After the thirty minute opener a shorter chaser began with a delicate cymbal pulse from Drake and a pleasing combination of electronic mini keyboard twiddling from Allen and scrabbling violin from Grimes, which presaged more time playing from the drummer and walking accompaniment from Parker. Allen pitched in with a blues riff, eventually leading to a titanic solo from Jordan, testifying over twin arco basses, his knees bent and back arched as he squealed to a crescendo in one of the highpoints of the set. Five-part mayhem ensued before Allen signaled a halt with an upward whistle on his EVI.
's Untempered Ensemble was nonetheless a very pleasant surprise. One of the joys of festivals is coming across unfamiliar acts. Without preconceptions you can enjoy the performance for what it isnot what you thought it should be. As the name suggests, Cole specializes in instruments not confined to the tempered sonorities of western music, reveling in the microtonal world of Asian double reeds, and also this evening the didgeridoo, which was where he started his set with a deep buzzing drone. Cole, a composer, author and educator who was professor of music at Dartmouth College until his retirement, has a resume to die for including performance with Ornette Coleman, Sam Rivers, Julius Hemphill and James Blood Ulmer.
Though no stranger to the Vision Festival, Bill Coleman
Accompanying Cole's drone (shown on right) was a subtle unison of voice, from his daughter Althea Sully Cole, Joseph Daley's burnished tuba, and bass from upcoming talent Shayna Dulberger, which evolved into a pleasing groove. Titled "A Man of Outstanding Qualities Pre-eminent Among His Comrades," this first very rhythmic piece was especially written for the evening and dedicated to Marshall Allen. Justifying Cole's introduction as a master blaster, drummer and percussionist Warren I Smithshowed delightful timbral control and organization, as well as maintaining an effortless forward motion, aided by Atticus Cole's conga punctuations. After a double reed solo mimicking the inflections of the human voice, came a tandem spot for Daley and Dulberger, exposing the constantly probing activity beneath the serene surface of the music. At the unison theme restatement, Cole interjected vocal yelps, before the piece gradually wound down.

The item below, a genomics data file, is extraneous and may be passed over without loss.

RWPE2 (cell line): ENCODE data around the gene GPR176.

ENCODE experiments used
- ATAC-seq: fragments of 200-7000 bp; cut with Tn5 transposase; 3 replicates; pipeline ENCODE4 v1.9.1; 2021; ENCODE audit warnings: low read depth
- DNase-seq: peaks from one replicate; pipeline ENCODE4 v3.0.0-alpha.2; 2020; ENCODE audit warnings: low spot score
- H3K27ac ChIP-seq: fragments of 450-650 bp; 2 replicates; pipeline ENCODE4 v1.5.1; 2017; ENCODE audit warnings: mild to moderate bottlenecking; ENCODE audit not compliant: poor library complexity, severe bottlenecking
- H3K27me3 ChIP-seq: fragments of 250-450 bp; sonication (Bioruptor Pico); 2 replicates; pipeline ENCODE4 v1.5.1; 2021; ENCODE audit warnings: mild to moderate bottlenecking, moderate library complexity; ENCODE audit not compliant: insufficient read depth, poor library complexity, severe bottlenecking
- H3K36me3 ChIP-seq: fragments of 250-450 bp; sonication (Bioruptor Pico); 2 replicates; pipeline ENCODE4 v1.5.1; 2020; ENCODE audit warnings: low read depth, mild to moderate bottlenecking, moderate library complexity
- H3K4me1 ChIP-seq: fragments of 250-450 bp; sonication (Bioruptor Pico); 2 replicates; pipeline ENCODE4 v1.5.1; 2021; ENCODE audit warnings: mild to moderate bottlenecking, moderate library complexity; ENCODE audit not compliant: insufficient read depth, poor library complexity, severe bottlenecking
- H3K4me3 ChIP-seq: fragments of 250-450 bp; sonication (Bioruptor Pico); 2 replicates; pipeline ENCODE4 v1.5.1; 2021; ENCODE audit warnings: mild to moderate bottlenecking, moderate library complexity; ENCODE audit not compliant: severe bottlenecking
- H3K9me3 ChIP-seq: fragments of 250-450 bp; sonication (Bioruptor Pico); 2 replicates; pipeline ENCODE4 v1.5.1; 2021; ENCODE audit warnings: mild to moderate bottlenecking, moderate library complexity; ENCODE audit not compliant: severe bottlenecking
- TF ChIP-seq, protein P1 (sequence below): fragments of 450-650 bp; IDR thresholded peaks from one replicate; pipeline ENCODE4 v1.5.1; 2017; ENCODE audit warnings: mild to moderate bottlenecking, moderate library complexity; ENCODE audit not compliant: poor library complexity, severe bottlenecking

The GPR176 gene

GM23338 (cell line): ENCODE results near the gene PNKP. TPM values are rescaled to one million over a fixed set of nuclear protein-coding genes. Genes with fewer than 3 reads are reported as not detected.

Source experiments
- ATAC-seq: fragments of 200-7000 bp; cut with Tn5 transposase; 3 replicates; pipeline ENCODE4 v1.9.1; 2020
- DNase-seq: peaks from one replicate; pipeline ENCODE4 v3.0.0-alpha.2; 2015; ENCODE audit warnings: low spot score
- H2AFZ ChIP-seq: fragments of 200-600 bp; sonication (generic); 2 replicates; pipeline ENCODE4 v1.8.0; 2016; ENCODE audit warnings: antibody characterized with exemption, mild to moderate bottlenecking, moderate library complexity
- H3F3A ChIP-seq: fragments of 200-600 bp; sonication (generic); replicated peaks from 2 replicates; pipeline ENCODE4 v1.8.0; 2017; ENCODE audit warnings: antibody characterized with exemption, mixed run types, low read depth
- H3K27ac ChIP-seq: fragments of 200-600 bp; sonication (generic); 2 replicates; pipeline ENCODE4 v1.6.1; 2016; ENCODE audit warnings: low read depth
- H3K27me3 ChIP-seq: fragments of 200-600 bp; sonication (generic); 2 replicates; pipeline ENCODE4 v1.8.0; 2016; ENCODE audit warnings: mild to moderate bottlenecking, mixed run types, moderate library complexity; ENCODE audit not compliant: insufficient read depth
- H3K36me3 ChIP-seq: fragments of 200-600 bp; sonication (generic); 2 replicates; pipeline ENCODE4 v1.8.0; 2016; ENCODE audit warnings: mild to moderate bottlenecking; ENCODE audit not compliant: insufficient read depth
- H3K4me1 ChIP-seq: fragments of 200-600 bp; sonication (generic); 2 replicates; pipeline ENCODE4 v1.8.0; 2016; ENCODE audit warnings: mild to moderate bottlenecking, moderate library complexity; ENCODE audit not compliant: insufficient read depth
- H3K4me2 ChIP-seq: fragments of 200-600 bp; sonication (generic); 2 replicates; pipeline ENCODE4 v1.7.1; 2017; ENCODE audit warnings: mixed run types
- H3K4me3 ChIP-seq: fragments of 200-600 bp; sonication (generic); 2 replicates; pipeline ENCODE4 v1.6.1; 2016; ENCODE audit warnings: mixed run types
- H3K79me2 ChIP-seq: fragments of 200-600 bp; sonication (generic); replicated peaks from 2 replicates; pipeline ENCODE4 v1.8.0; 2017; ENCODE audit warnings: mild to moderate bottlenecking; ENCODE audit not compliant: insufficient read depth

Neat arrangements and fine group interaction characterized the three pieces of their 50-minute set. Partway through the sprightly "Poverty Is The Father of Fear," Sully Cole and Daley, this time on euphonium, delivered a stunningly powerful incantation of the title, over Dulberger's riffing and Smith's freer pulse. This led to a Daley solo over the shifting rhythmic carpet, flexing his knees at the height of the intensity while the rest of the band riffed behind his euphonious wails. Dulberger made the most of her role. Boasting a big sound, and assuredly handling the grooves, she was even better when give opportunity to extemporize, very fast but sure-fingered with no loss of articulation and possessing a great rhythmic attack. A great set from a very focused band.